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Table Talk » Twister - Our Christmas Morning Breakfast Tradition

Twister is Tom's nickname for French Twist, the breakfast bread that my family has had for Christmas morning breakfast since I was a kid. I don't remember any other Christmas morning breakfast. This recipe came from Mrs. Ruth Schiff, a woman who summered on Priscilla Beach, where I grew up. My mother befriended Mrs. Schiff when I was a child. Mrs. Schiff's recipe became our Christmas morning breakfast. It's an interesting recipe, I'd love to know the origins of it. My mom and I were talking about it on our Christmas afternoon walk around her neighborhood and she doesn't know anything about the recipe's origins other than it came from Mrs. Schiff. I think fondly of Mrs. Schiff every Christmas Eve when I make it. It is baked on Christmas Eve and served at room temperature on Christmas morning (and for as long as it lasts, which isn't very long because we love it.)

What is French Twist? It's a slightly sweet, moist yeast bread that is filled with meringue, cinnamon, and raisins and baked in a bundt or tube (angel food cake) pan. Mrs. Schiff's recipe baked in a tube pan, but the first time I made it, I didn't have a tube pan, so I used a bundt pan. I've been using a bundt pan ever since. My mom thinks that she added the raisins for my dad, who loves raisins and asks for raisins in everything.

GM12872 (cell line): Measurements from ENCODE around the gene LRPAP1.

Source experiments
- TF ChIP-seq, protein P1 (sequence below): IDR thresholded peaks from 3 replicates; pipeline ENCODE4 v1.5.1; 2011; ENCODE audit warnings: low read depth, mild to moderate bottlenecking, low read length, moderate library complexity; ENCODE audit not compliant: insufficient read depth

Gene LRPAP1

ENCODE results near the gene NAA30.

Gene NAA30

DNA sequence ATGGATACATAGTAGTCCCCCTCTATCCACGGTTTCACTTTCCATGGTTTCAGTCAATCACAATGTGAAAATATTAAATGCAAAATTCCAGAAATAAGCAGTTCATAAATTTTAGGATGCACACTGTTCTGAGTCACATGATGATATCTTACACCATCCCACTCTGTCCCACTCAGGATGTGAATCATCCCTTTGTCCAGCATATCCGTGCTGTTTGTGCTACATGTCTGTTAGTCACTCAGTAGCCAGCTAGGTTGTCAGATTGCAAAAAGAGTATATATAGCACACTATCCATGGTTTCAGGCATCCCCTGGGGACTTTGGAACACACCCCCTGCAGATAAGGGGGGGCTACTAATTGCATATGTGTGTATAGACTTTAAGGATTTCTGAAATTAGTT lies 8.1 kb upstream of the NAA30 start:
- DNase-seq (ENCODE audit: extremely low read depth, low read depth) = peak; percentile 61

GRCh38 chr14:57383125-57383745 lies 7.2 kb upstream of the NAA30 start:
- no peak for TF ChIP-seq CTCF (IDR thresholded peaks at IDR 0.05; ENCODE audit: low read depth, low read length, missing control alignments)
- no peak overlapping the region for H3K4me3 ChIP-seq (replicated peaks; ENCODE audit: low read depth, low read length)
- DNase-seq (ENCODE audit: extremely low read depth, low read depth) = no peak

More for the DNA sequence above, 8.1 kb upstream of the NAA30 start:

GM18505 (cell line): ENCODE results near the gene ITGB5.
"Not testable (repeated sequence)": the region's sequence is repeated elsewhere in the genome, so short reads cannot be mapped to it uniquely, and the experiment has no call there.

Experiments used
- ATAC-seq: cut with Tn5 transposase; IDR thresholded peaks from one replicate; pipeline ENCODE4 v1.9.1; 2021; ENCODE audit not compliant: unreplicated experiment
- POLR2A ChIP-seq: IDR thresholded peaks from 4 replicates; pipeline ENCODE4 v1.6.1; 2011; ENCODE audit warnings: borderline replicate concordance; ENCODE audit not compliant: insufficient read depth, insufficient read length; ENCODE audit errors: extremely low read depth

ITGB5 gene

French Twist

I probably wouldn't figure out this recipe if I hadn't made it with my mother for years before attempting it on my own.

First you cream the butter and sugar. This is my favorite step because I use vanilla that my dad and grandfather made in the 1950s using grain alcohol and vanilla beans. This vanilla is older than me and it smells so wonderful. The supply is dwindling, so every drop is precious. My mom gave me about 6 ounces of dad's vanilla in my stocking. Yay!

french twist step1

After mixing in all of the dough ingredients, you knead the dough for a few minutes. I do this in my KitchenAid mixer, but you can do it by hand. Here's the dough after kneading.

french twist after kneading

The dough rises in the refrigerator for a few hours, then you roll it out into a rectangle, spread the meringue over the dough and sprinkle with cinnamon and raisins. Some of the folks who eat my mom's French Twist with don't like raisins, so my mom puts raisins on only half of the dough for the raisin lovers. Tom and I love raisins, so I use lots of raisins. I prefer golden raisins, so that is what I use.

french twist rolled out

Now comes the tricky part. Rolling up the dough, cutting it into six pieces, and putting them in the pan to rise again. Unfortunately, I didn't get pictures of this because I was too busy (and sticky) with the rolling and cutting. You roll the dough like a jelly roll, rolling from one long edge to the other. Just try to keep as much of the meringue filling in the roll, but don't worry if it oozes out a bit. French Twist is baked in a bundt pan. Make sure that your pan is well-greased or it will stick. I use a silicone bundt pan that I spray with oil spray. After you roll it up, you have a long tube that you need to cut into six pieces. I cut it in half, then cut each half in thirds. Place each section upright in the prepared bundt pan. You'll have six towers in your pan. Cover the pan with a clean towel and let it rise for 2 hours. Here's what it looks like after rising.

french twist after rising